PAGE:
Abstract

For the development of DNA vaccines for B-cell malignancies, three aspects were studied. First, tumour Ig genes of B-cell malignancies were analysed to gain insight into the nature of the tumour antigen and the cell of origin in B-cell tumours. Transcripts of VHDJH-constant region (VH-C) sequences of the rare B-cell malignancy hairy cell leukemia (HLC) were studied. They were found mutated, with a low level of intraclonal heterogeneity, and multiple Ig isotype transcripts with identical VH sequence were identified in single cells. These findings indicated that clonally-related multiple isotypes co-existed in single hairy cells, which were arrested at the point of isotype switch, where RNA processing precedes deletional recombination. Second, DNA vaccines encoding the scFv-FrC fusion gene were prepared from patients with B-cell malignancies selected for clinical trials. Each vaccine was characterised in vitro and in mice prior to human immunization. As a prelude to clinical use for lymphoma, the conformational status of the scFv encoded protein was evaluated in mice by monitoring the ability of the human DNA scFv-FrC vaccines to induce antibodies (Abs) directed against the private Id determinants of the tumour Ig. Non cross-reacting Abs specific to the individual patient's Ig were detected. In each case, there was clear evidence that Abs against private determinants were produced. Ab responses were predominantly driven by Th2 cells. These data demonstrated that DNA scFv-FrC fusion vaccines produced folded protein displaying Id determinants able to induce Ab against natural tumor Ig and set the scene for the application of DNA scFv-FrC vaccines to patients with B-cell malignancies. Third, a DNA based approach was developed with a second tumor antigen for myeloma, MUC1 glycoprotein. Initially, using a panel of anti-MUC1 monoclonal Abs and an RT-PCR technique, MUC1 was confirmed to be expressed by neoplastic myeloma cells. Then, using the same strategy applied to Ig determinants, DNA vaccines encoding human MUC1 protein alone or fused to the FrC were tested in mice for their ability to induce anti-tumor immunity. Fusion of MUC1 to FrC amplified anti-MUC1 Ab responses, but did not appear to increase protection against challenge with MUC1 expressing tumour cells. CD8 T cells seemed to be more important since their depletion in vivo abolished tumour protection. Two peptides that were able to induce cytotoxicity against MUC1 in vitro were identified and will be included in a new generation of DNA vaccines.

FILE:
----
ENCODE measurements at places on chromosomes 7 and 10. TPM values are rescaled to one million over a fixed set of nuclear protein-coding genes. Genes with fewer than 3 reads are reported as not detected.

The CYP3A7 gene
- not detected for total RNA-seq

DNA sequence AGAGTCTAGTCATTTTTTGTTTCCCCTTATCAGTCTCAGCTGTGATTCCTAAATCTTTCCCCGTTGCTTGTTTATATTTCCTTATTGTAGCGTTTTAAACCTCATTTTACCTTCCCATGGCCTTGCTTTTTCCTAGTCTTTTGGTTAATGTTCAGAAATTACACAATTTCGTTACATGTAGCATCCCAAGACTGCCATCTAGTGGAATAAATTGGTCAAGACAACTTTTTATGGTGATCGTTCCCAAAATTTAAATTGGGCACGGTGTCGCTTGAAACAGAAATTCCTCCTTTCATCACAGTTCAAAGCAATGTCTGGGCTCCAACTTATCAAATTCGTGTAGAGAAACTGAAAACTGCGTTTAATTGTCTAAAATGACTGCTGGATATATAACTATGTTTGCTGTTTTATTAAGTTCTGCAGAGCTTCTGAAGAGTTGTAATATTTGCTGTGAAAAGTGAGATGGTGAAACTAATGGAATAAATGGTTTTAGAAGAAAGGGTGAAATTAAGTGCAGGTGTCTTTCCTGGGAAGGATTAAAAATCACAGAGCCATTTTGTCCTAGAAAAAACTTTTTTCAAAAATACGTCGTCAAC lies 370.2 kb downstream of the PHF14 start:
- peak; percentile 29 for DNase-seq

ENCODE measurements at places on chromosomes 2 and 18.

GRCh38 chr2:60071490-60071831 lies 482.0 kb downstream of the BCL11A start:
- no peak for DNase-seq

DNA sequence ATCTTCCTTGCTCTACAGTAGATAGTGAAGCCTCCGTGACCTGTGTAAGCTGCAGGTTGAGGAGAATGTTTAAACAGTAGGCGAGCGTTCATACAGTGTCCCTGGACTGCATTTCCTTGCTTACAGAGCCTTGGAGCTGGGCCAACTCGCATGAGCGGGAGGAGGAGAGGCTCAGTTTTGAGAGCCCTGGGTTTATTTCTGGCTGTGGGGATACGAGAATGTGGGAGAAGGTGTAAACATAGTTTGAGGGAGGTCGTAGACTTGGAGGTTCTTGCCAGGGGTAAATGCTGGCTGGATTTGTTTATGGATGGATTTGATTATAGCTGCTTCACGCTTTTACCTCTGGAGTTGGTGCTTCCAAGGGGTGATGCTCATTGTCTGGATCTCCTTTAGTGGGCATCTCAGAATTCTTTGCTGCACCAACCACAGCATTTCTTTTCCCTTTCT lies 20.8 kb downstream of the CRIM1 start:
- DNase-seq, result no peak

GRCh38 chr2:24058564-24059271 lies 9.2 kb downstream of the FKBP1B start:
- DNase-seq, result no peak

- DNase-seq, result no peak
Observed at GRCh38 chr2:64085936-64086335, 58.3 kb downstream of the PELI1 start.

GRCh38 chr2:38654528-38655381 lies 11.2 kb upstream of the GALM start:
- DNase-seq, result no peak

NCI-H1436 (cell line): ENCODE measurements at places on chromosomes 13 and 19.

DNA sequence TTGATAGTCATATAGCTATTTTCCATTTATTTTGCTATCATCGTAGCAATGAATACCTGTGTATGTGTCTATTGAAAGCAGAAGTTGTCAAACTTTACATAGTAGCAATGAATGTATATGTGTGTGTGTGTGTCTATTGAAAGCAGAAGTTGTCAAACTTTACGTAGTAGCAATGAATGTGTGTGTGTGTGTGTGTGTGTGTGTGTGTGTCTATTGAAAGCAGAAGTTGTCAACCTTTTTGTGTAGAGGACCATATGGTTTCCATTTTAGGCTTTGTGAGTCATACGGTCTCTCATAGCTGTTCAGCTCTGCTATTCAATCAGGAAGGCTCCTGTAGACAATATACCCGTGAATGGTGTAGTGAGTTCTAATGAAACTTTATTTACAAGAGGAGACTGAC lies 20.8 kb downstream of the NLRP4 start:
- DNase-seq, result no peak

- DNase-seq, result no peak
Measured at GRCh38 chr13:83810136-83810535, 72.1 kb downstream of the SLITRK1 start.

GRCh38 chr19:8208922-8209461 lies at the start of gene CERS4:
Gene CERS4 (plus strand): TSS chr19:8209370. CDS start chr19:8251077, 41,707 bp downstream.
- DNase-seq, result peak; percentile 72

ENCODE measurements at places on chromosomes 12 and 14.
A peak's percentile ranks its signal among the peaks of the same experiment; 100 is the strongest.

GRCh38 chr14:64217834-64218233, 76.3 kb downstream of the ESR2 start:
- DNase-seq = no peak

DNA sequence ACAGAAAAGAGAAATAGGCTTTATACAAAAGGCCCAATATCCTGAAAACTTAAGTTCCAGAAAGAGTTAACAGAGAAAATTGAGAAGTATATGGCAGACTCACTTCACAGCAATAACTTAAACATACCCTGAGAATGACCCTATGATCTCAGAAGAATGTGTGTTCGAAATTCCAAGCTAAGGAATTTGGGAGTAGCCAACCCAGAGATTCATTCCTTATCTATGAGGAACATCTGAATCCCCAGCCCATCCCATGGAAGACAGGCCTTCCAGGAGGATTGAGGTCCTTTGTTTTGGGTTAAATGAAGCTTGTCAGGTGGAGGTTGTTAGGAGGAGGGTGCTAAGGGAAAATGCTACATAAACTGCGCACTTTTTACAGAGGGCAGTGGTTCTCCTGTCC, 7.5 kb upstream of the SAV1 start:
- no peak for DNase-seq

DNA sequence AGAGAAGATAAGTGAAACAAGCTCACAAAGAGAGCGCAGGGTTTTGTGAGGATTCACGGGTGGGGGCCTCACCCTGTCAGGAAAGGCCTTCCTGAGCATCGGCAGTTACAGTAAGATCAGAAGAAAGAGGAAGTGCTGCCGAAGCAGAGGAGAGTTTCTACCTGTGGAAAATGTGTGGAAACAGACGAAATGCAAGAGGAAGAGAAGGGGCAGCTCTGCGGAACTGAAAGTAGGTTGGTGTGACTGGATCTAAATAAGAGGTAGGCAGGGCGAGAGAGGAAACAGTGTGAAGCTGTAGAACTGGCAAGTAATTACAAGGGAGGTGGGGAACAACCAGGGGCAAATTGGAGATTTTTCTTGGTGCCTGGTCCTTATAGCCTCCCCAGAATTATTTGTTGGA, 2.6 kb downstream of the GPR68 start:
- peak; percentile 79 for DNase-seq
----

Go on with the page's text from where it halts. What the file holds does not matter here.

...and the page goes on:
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Published date: 2001

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Local EPrints ID: 464804
URI: http://eprints.soton.ac.uk/id/eprint/464804
PURE UUID: 5a1e0336-0103-4650-b08c-e6e7f0e55ac7

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Date deposited: 05 Jul 2022 00:02
Last modified: 23 Jul 2022 02:14

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Author: Francesco Forconi